Former President Olusegun Obasanjo led hundreds of people on road walk for diabetes awareness. The significance of this public awareness, championed by a national figure and a former president, cannot be overemphasised. This public declaration by Obasanjo, about his health, when other public figures and politicians would hardly do so, provided more information on diabetes.
Another interesting part of that day was when, the former chairman of Diabetes Association of Nigeria (DAN), Professor Sunny Chieneye, in a lecture titled ‘Women and Diabetic: Our Right to Healthy Living’, called for concerted efforts to check the menace of diabetes.
While I was at Ibadan, I had a postgraduate anatomy neighbour, Cynthia Ibe, who was researching type-2 diabetes. It was then I knew there are two types of diabetes— type 1 and 2. She enlightened me more on the causes, management and treatment of diabetes.
Our conversation became more interesting and intellectual to the point she told me about the little albino rats she was using for her experiments, the photographs from her results, the reagents and herb extracts she was using for her work, and the hope her research could bring to people suffering from diabetes.
Diabetes—a major cause of blindness, kidney failure, heart attacks, stroke and lower-limb amputation—prevalence has been rising more rapidly in middle- and low-income countries. World Health Organisation (WHO) estimates that diabetes was the seventh leading cause of death in 2016. According to International Diabetes Federation (IDF), it is estimated that 415 million people are living with diabetes in the world, which is estimated to be 1 in 11 of the world’s adult population.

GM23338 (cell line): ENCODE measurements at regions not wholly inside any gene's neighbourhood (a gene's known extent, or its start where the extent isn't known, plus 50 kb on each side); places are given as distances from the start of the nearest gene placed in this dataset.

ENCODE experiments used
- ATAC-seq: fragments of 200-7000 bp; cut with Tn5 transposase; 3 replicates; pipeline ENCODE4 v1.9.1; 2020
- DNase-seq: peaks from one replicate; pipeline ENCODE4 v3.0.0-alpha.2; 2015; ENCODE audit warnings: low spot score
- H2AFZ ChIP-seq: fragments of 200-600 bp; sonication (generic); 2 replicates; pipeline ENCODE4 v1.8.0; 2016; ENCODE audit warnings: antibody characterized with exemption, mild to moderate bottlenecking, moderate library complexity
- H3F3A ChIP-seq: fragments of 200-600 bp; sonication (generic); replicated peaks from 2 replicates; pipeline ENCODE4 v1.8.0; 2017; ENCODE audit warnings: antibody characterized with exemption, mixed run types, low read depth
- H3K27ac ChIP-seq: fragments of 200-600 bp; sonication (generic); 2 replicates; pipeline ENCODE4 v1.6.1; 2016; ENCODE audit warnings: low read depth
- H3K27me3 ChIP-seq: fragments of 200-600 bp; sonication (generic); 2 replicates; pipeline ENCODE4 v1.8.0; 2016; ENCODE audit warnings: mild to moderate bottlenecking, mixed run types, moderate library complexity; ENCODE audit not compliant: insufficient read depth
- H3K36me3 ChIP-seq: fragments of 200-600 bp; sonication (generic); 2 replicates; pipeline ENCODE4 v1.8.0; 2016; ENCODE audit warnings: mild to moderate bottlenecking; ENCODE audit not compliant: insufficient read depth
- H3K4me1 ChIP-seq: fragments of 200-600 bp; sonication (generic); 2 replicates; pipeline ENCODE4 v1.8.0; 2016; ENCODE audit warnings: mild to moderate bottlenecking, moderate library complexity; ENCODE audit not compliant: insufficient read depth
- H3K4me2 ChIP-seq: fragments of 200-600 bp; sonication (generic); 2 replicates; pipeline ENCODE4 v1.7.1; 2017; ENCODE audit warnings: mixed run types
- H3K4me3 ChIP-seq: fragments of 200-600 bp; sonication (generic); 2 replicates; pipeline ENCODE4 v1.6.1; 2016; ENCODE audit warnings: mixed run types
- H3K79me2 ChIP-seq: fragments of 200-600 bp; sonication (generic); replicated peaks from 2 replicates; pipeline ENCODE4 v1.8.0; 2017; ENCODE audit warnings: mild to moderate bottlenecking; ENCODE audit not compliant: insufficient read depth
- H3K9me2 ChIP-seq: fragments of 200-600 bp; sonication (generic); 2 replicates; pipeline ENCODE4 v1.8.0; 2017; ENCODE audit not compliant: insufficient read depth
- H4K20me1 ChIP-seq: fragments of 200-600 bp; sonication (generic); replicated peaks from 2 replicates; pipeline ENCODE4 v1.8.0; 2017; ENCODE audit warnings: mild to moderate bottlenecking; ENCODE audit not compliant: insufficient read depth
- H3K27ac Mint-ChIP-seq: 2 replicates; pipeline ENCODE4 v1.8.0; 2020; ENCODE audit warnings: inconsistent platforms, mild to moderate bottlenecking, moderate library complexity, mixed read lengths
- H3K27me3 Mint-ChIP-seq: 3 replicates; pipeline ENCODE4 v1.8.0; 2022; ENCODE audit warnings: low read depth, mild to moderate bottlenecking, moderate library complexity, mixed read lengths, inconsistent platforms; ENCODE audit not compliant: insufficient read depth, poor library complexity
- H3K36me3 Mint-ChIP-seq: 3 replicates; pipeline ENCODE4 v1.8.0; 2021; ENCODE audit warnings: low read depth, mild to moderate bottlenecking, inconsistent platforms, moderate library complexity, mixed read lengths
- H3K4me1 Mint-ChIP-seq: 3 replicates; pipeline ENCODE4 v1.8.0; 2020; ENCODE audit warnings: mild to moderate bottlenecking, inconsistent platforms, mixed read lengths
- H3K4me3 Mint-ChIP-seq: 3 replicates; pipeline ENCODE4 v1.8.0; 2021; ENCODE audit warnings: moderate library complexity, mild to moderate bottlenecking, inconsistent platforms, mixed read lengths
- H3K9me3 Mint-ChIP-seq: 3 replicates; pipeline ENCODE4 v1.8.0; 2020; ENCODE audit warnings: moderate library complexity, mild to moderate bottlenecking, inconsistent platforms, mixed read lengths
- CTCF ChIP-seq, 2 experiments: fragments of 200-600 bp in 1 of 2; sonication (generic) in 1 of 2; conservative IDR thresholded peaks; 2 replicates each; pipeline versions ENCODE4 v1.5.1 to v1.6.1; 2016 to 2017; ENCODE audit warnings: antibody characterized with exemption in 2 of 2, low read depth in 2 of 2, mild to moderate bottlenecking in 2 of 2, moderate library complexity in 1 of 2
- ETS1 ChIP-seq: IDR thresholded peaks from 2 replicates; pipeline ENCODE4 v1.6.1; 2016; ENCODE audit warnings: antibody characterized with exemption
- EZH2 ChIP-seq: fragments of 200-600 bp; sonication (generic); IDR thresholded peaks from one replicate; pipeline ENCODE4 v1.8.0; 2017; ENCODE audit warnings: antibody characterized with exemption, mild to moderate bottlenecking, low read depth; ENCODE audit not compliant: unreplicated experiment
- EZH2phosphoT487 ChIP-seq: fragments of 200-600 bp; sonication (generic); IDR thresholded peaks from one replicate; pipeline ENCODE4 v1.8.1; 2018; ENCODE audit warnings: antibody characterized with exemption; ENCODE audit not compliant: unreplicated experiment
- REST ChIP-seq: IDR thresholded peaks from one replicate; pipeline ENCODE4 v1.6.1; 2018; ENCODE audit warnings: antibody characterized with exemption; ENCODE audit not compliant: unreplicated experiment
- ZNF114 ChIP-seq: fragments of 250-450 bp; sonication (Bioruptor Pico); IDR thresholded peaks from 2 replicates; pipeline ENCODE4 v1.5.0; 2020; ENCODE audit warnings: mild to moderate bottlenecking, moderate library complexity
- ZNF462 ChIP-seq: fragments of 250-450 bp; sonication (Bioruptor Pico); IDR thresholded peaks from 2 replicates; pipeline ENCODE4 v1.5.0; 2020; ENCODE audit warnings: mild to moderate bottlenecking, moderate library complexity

The figure is expected to rise to 642 million people living with diabetes worldwide by 2040. About five million Nigerians live with diabetes, and an estimated two-thirds of diabetics in Nigeria remain undiagnosed. Sadly, this number is going to increase by 2040.
The theme for the diabetes awareness month and World Diabetes Day 2018 and 2019 is ‘Family and Diabetes’. “A two-year time frame has been chosen to best facilitate planning, development, promotion and participation,” IDF said. Despite the majority of people surveyed having a family member with diabetes, an alarming four-in-five parents would have trouble recognising the warning signs. One-in-three would not spot them at all.